The researchers used a technique called somatic cell nuclear transfer (SCNT) to transfer genetic material from adult human skin cells into a human egg cell in order to produce embryonic stem cells. SCNT has been used to clone animals before, and is thought to have potential applications in the study and treatment of human diseases.
SCNT involved taking the nucleus (the part of a cell containing most of the genetic information) from a person's skin cells, inserting its cells into a donor's unfertilised egg cell that had its nucleus removed. The skin cell nucleus was then fused with the donor egg cell. Once this happened, the person's genetic material was in a vehicle that was theoretically able to divide.
Researchers then optimised methods to prompt the egg cell to start and continue to divide using electricity and chemical compounds, including caffeine.
Once this cell division yielded approximately 150 cells – a stage called a blastocyst – researchers were able to isolate the embryonic stem cells. The researchers then tested these stem cells to see if their genetic material retained any traces of the genetic material from donor egg cell's nucleus. They also tested whether or not the embryonic stem cells were able to develop into other types of cells.
What were the basic results?
The researchers were able to use SCNT to generate human embryonic stem cells. These cells were found to match the nuclear genetic material of the person's skin cells, and did not contain any trace of the donor egg's nuclear genetic material.
The embryonic stem cells were able to develop into several different types of cells, including heart cells. They were also found to express genes similar to those expressed by embryonic stem cell lines derived following IVF procedures, which the researchers referred to as "genuine" embryonic stem cells.
How did the researchers interpret the results?
The researchers say that this study represents the first successful attempt at generating human embryonic stem cells following somatic cell nuclear transfer.
They say that the observed ability for these embryonic stem cells to develop into heart cells demonstrates their potential use in regenerative medicine.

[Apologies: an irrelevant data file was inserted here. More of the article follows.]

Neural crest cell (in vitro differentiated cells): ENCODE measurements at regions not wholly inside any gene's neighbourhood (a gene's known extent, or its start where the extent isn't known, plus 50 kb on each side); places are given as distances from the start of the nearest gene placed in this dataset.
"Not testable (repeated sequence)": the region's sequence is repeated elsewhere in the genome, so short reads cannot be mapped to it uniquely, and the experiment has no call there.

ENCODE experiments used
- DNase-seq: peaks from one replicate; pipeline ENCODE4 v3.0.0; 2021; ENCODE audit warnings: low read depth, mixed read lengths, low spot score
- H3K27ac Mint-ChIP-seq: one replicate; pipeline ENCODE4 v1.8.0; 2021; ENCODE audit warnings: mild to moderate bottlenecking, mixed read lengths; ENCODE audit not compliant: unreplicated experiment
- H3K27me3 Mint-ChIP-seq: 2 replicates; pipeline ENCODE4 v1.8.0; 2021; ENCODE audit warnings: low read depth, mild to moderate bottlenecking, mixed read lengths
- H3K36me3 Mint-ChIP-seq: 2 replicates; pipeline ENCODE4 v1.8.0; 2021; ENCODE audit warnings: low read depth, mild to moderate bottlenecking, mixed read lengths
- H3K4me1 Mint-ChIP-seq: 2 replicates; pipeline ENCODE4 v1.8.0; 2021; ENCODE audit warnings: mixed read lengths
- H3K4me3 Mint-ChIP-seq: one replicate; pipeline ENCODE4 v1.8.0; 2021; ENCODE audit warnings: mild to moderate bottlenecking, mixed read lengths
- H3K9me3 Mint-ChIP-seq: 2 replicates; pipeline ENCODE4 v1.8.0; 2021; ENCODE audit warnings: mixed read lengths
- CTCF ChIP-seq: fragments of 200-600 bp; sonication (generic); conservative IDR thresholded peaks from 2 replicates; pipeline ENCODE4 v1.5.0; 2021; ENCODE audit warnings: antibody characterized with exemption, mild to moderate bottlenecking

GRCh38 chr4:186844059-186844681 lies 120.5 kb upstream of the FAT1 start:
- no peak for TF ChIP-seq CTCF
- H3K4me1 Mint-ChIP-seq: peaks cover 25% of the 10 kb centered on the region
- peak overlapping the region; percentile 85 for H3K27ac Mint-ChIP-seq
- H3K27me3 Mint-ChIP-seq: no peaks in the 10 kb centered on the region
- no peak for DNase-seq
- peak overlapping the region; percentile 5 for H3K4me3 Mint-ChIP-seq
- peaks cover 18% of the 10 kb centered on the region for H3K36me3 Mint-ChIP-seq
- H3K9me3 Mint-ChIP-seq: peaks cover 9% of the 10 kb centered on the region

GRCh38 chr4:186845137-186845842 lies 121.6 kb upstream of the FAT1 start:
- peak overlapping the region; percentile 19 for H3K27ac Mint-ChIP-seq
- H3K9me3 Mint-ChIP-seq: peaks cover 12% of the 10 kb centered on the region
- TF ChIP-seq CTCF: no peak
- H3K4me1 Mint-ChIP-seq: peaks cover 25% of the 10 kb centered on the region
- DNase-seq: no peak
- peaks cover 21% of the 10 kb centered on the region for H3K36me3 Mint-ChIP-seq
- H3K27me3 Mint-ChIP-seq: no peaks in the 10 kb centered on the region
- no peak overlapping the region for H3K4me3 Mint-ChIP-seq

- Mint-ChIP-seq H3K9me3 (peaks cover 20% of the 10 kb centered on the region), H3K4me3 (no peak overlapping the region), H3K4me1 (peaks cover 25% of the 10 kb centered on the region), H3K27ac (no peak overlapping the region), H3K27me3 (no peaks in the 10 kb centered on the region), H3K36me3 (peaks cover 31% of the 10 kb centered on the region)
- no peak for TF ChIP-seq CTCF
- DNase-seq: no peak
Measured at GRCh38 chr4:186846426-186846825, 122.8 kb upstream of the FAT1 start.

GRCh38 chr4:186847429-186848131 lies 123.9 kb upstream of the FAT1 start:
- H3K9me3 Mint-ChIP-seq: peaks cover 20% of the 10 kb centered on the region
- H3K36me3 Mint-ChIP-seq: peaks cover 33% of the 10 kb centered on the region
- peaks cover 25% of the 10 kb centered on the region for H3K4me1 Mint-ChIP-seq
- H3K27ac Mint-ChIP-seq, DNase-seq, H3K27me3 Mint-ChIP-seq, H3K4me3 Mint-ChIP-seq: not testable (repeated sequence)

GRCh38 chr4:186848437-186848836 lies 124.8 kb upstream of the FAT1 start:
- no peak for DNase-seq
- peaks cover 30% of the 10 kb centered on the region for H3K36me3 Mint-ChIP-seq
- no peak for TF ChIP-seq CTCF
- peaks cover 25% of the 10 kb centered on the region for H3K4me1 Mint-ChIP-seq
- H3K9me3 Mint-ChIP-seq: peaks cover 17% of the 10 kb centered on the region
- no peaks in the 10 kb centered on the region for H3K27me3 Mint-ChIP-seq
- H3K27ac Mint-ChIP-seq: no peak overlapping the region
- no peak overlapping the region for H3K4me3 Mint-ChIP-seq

This research represents the first time that human embryonic stem cells have been developed using the "cloning technique" known as somatic cell nuclear transfer (SCNT).
It is important to note that this study did not attempt to clone a human being by creating a baby in a lab. It is unclear at this point whether the cells in this study would continue to stably divide in a manner sufficient for an embryo to develop to full-term.
While this study is certainly a breakthrough for researchers in the field, its findings are unlikely to translate quickly into regenerative medicine or other medical therapies.
There are some scientific limitations to the approach, including the fact that only a fraction of the fused cells were able to divide sufficiently to reach the blastocyst stage and, of those that did, not all were able to generate stable embryonic stem cell lines.
It is also worth considering that donated egg cells from women are required before SCNT can be carried out, potentially limiting the ability of scientists to generate stem cells on an "industrial" basis.
SCNT does not represent the only approach to embryonic stem cell development. Researchers around the world continue to investigate several methods for developing and using stem cells. It is not immediately clear how the current research will fit into this field, or whether it will trigger a major shift in stem cell research.
In addition to these scientific hurdles, there are ethical and financial considerations that will likely need to be addressed.
Despite these issues, this research does represent a breakthrough in the use of SCNT in the stem cell research field and has implications for disease research.
What the study emphatically does not represent is an impending expansion into cloning babies.
Analysis by Bazian
Edited by NHS Website
Links to the headlines
The Guardian, 15 May 2013
BBC News, 15 May 2013
Daily Mail, 15 May 2013
The Daily Telegraph, 15 May 2013
Sky News, 15 May 2013
Daily Express, 16 May 2013
Links to the science
Cell. Published online May 15 2013